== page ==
From Fig. 7, when the unclassified tailings were mixed with the rock, the compactness of the aggregate was obviously improved only when the rock content reached 40% or more. In the experiment, in all the mixing ratios, the rock content was only 20% to 33%, although the compactness rose faster, the actual value was not increased much, and the skeleton dense structure was not formed; therefore, the influence on the UCS was small.

Optimization of Paste Mix Proportions

Using the numerical function of optimization in Design Expert software, the slump degree satisfied 20–25 cm and the UCS satisfied 1–2 MPa within the range of influencing factors. The optimal mix proportion for CPB was obtained with 76.75% mass concentration, 3.35 T/R, 0.1 C/(T + R) and 1.24% pumping agent addition. The slump and UCS of the mixture were 24.5 cm and 1.53 MPa, respectively.

The three sets of verification experiments were repeated in parallel under optimized conditions, and the average values of the slump and UCS were 24.1 cm and 1.59 MPa, respectively. The results show that the experimental values of the Box–Behnken design optimization experiment were basically consistent with the predicted values, indicating that the prediction model was effective.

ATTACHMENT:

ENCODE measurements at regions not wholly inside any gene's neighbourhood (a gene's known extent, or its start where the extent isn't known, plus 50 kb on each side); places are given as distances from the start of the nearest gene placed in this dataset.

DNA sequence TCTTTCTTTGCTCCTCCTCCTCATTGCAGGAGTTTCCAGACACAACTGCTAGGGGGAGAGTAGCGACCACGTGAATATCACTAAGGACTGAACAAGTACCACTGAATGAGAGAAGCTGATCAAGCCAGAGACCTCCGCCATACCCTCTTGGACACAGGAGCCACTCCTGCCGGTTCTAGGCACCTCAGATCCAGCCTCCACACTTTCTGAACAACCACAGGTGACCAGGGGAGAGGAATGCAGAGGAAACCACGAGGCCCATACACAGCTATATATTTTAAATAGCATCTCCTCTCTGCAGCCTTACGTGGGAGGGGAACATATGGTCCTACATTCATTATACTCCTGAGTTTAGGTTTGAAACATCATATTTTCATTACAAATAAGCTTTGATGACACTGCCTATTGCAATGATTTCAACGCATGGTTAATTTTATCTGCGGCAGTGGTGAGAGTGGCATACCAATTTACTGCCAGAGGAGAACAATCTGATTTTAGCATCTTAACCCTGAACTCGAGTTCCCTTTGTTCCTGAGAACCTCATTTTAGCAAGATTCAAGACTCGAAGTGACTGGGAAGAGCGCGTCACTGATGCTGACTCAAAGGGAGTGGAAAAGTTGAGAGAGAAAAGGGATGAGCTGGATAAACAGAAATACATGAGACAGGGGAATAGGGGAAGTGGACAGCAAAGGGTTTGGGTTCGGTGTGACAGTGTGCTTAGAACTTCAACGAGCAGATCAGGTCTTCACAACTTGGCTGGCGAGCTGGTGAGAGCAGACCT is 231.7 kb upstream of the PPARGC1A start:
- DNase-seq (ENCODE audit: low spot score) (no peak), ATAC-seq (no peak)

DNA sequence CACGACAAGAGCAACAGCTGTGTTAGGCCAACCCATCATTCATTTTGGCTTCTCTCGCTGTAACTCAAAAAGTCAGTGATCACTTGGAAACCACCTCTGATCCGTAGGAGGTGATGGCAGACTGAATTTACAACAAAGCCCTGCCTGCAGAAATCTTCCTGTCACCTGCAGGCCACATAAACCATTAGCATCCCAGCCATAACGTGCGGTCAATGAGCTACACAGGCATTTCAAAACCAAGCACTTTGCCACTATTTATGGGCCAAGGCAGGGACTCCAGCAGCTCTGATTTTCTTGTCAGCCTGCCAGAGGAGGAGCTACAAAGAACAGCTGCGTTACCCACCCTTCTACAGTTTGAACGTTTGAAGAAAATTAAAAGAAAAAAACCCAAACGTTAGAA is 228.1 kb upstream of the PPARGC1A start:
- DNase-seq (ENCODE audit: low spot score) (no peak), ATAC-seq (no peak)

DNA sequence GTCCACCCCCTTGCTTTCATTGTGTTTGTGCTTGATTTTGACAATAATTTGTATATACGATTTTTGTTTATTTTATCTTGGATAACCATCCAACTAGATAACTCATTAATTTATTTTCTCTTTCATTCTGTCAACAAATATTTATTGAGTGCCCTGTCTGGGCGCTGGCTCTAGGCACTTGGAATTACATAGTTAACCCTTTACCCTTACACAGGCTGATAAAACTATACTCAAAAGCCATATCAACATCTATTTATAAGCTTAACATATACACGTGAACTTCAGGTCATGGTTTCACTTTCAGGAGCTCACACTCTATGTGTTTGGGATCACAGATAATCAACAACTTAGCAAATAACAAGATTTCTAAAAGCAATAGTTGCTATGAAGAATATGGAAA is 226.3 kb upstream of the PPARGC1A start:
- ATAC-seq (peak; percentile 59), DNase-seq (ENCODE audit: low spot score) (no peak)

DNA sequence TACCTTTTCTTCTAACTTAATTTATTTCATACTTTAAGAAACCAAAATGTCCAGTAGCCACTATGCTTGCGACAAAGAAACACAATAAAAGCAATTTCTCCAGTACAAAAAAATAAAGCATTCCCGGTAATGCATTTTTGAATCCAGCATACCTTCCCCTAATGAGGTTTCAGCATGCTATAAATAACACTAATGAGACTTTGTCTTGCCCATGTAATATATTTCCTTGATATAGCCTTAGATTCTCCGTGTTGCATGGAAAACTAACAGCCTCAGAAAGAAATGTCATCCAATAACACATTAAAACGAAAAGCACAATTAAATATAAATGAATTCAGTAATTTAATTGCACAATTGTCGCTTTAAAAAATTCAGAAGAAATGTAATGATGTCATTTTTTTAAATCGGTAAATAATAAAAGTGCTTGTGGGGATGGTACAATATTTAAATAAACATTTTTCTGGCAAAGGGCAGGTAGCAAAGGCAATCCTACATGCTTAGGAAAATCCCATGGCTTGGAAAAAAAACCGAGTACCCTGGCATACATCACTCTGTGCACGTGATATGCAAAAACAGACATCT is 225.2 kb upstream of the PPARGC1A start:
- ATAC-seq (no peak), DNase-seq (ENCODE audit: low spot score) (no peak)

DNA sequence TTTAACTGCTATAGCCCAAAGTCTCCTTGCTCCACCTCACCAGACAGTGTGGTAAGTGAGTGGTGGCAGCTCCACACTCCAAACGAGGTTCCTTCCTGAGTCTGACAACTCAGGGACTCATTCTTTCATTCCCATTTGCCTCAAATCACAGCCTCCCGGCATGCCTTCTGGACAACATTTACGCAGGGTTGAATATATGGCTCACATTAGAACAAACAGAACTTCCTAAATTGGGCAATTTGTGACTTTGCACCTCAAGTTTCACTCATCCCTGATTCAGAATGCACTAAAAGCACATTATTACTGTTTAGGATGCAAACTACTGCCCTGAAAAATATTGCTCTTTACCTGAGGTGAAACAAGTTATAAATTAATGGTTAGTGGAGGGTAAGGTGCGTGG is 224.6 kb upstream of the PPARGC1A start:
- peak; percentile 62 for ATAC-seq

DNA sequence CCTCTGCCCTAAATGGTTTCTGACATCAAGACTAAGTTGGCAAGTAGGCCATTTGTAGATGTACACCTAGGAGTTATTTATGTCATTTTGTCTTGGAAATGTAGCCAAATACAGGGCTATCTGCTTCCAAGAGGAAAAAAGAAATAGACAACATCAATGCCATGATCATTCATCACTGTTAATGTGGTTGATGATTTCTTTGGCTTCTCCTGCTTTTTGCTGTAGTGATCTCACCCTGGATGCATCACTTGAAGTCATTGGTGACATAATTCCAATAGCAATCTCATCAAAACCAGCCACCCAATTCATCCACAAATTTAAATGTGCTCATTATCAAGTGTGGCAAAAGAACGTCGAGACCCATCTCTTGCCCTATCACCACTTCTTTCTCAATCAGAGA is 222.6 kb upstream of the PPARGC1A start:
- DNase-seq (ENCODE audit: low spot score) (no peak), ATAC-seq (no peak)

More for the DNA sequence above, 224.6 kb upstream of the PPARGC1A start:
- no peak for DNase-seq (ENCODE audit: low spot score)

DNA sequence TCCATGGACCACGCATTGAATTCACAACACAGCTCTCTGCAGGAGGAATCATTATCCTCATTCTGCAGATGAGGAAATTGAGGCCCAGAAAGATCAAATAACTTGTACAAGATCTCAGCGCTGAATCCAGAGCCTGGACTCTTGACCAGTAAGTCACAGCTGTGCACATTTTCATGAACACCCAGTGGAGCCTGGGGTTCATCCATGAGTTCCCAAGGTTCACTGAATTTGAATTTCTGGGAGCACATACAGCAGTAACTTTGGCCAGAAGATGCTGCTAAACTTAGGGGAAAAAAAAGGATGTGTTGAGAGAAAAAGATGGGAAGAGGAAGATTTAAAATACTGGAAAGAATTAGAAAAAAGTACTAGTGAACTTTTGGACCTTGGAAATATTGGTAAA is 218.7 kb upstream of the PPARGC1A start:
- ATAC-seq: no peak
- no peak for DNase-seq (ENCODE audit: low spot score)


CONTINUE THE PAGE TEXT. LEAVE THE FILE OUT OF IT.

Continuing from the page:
Finally, the optimized mix proportions were applied to the Beishtamu copper mine and achieved a good filling effect, and met the needs of mine production. Box–Behnken design method further realizes the efficient mining of mines and ensures the safety of mining operations and can provide reference for the mining of other similar mines.

Conclusions

  1. 1.

    Experimental factors consist of mass concentration, cement/(tailing + rock) ratio, tailing/rock ratio and pumping agent addition. A Box–Behnken design experiment (four factors and three levels) is carried out. Results of the test indicate that slump decreases first and then increases with the increases in the pumping agent content. However, the slump decreases with the mass concentration, cement content and T/R. UCS is positively correlated with rock content and mass concentration. Furthermore, the range analysis of Box–Behnken design experiments shows that the sensitivity of influential factors to slurry slump is T/R > mass concentration > pumping agent addition > C/(T + R); the sensitivity to UCS is C/(T + R) > mass concentration > T/R > pumping agent addition. The relationships of CPB properties (slump and UCS) and influential factors can be quantitatively demonstrated with equations derived from regression analysis.

     
  2. 2.